This French waffles recipe is much eggier and lighter than the Belgian version.
A Short History of Waffles in the United States
Waffles were common throughout Europe beginning in the Middle Ages, and came to North American with the first Dutch immigrants. A rising wave of waffle popularity peaked when Thomas Jefferson returned from his appointment as first US ambassador to France in 1789 with a treasure trove of French recipes and a long-handled waffle iron. Waffle “frolics,” essentially a party involving making and eating homemade waffles together, were all the rage from the 18th century into the mid-20th century. By the mid-20th century, many households owned electric waffle makers. Frozen “eggo” waffles (first unsexily named “froffles”) were also common, and waffles became an every day occurrence, rather than something worthy of a party.
Hosting a Waffle Frolic
Want to host your own waffle frolic? Here are some ideas for decadent toppings to tempt your guests:
- maple syrup
- powdered sugar
- whipped cream
- fresh fruit
- fresh berries
- ice cream
So many waffles, so little time! Here’s a brief summary of the different waffle types and what makes each recipe special.
Belgian waffle batters rely on yeast as a leavening agent, and contains a high proportion of butter to flour and milk. There are two main varieties of Belgian waffles – the Liege waffle has a denser cakey texture and is studded with pearl sugar. The Brussels waffle is a little lighter and skips the pearled sugar.
These French waffles contain no leavener other than eggs, and almost no butter. Their relative lightness paired with the deep pockets of a Belgian waffle iron makes them perfect for topping with all kinds of decadent things like maple syrup and whipped cream!
Typical American waffles have a high proportion of fat and sugar to flour and milk, and are leavened with baking powder. This is even more the case if you prefer your waffles chocolate-flavored.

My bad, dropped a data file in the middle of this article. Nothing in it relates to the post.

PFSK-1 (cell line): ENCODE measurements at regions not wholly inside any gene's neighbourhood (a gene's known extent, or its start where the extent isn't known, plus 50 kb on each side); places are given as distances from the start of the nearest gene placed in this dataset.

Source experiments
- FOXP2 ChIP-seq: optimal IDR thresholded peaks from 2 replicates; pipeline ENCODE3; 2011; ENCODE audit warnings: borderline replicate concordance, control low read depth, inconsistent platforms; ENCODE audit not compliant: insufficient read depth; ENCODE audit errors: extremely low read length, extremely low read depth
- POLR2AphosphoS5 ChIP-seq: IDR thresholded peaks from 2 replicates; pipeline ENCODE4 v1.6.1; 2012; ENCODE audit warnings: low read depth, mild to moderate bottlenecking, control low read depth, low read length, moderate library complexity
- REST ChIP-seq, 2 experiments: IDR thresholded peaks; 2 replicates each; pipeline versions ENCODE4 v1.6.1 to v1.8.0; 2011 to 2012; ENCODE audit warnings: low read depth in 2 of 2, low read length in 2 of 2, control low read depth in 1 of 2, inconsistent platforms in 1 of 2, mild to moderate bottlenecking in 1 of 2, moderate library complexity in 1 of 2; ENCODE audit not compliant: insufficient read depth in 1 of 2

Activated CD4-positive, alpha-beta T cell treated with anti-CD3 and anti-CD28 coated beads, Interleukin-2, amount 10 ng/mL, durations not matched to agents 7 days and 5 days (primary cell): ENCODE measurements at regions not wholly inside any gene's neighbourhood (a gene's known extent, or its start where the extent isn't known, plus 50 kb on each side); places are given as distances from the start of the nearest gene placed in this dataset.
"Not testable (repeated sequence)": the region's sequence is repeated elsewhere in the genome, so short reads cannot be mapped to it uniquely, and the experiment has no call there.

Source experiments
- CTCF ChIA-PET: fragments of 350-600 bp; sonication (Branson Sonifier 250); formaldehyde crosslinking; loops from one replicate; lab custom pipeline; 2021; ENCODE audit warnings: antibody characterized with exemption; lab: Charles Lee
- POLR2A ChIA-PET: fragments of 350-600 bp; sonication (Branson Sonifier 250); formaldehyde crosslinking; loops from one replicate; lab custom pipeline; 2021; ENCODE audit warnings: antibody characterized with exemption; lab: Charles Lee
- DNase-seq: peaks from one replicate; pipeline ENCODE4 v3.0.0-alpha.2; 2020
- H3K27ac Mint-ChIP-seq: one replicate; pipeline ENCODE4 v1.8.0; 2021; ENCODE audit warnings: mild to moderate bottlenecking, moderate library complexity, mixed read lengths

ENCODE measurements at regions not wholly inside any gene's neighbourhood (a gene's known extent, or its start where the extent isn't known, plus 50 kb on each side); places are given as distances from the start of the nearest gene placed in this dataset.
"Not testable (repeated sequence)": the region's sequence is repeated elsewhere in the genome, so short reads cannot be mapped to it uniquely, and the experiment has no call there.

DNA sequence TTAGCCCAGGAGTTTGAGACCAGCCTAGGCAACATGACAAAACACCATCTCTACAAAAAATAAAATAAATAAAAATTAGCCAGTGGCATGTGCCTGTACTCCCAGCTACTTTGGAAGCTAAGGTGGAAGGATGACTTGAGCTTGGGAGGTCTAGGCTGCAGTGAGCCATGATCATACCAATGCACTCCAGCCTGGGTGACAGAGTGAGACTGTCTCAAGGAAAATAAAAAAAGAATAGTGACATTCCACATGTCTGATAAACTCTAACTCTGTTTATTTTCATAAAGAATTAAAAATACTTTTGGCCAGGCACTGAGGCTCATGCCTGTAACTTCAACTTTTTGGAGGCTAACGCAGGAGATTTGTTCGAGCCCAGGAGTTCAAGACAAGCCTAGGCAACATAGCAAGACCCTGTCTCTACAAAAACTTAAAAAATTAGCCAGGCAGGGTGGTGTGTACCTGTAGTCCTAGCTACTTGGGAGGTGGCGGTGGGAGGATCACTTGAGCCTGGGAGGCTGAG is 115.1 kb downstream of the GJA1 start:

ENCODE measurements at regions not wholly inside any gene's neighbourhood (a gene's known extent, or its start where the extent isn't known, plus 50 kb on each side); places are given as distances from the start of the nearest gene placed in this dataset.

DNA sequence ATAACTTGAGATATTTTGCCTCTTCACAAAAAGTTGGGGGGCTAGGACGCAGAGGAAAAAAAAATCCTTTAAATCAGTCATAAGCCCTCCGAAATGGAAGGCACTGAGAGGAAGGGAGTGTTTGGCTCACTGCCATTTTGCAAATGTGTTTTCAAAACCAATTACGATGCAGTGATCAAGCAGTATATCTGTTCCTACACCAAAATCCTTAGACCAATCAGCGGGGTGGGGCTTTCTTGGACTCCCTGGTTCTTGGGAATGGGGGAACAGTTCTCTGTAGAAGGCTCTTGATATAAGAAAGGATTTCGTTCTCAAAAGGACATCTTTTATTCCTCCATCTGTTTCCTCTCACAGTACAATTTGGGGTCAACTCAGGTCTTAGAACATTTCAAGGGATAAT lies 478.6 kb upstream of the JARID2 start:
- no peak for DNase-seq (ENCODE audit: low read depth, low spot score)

Wanting to give your tastebuds a full tour of the world via waffles? You must also try these Pandan waffles and Mochi waffles.
Picked your waffle? Make sure you’ve got a great waffle maker to cook it in! Check out our article on how to pick the best waffle maker.
Storing this French Waffles Recipe
Uncooked batter can be stored in an airtight container in the refrigerator for several days, assuming your eggs and milk are not near their expiration date. Cooked waffles can be placed in a freezer-safe ziplock bag and frozen for several weeks. They can then be revived in a toaster oven (homemade eggos!) as needed.
Useful Tools for Making this French Waffles Recipe
Gaufres: Best French Waffles Recipe
- Waffle Iron
- 1 3/4 cups whole milk
- 1/2 tsp salt
- 1/4 cup unsalted butter cut into 1/2 inch slices
- 1 1/2 cups all-purpose flour
- 6 large eggs at room temperature
- 1 cup heavy cream
- 1 tsp vanilla extract
- 1 tbsp sugar
- Heat one cup of milk in a saucepan, and add the sugar, salt and butter. Bring to a simmer until the butter is fully melted, then remove from the heat.
- Add the flour, beating with a wire whisk. Return the mixture to the heat, stirring constantly until the mixture comes away from the sides of the bowl.
- Pour the mixture into the bowl of an electric mixer using the whisk attachment, or use a hand mixer with a large bowl. Beat the batter on low, until slightly cooled. Add the eggs, two at a time, beating well after each addition. Beat the remaining milk, cream, and vanilla extract into the egg mixture. The batter will be thin an very lumpy and you will wonder how it could ever produce anything delicious.
- Heat up your waffle iron and, once hot, spray it with some cooking spray. Pour the appropriate volume of waffle batter into your hot waffle iron (ours needed about a half cup of this very runny batter). Cook according to your waffle iron’s instructions.
- Remove the waffle with a fork and top with tasty treats. If you’re hosting a waffle frolic, place waffles on a rimmed baking sheet in a warm oven (heated to about 150 F) to keep warm until you’re ready to serve.
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